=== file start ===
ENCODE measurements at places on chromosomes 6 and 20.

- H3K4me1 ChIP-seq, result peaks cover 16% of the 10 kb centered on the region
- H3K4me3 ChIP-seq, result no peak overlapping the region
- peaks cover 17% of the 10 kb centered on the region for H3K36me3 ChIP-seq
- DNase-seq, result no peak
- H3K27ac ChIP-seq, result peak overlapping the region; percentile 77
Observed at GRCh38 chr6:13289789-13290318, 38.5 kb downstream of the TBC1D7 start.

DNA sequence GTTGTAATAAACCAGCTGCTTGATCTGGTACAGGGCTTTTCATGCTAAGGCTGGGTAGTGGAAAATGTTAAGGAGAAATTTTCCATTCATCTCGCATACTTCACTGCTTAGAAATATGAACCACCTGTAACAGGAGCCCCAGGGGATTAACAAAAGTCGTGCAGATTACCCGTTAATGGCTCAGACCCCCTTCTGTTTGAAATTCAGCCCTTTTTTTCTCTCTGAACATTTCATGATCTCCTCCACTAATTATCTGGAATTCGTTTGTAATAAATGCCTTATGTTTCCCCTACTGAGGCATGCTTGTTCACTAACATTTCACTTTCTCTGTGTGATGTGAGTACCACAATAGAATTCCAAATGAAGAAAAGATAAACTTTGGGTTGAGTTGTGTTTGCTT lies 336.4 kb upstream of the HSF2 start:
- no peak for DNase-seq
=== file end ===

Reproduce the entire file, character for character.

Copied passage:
ENCODE measurements at places on chromosomes 6 and 20.

- H3K4me1 ChIP-seq, result peaks cover 16% of the 10 kb centered on the region
- H3K4me3 ChIP-seq, result no peak overlapping the region
- peaks cover 17% of the 10 kb centered on the region for H3K36me3 ChIP-seq
- DNase-seq, result no peak
- H3K27ac ChIP-seq, result peak overlapping the region; percentile 77
Observed at GRCh38 chr6:13289789-13290318, 38.5 kb downstream of the TBC1D7 start.

DNA sequence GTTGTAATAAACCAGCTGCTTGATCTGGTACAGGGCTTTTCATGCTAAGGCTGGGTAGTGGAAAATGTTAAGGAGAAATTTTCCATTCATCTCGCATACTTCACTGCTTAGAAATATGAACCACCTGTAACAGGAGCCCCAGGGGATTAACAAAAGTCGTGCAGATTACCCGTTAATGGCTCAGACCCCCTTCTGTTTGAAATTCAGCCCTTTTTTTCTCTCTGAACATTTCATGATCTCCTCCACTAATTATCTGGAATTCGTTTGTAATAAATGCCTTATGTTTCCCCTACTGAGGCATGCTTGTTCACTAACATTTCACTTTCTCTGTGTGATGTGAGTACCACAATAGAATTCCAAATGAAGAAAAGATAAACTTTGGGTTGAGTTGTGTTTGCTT lies 336.4 kb upstream of the HSF2 start:
- no peak for DNase-seq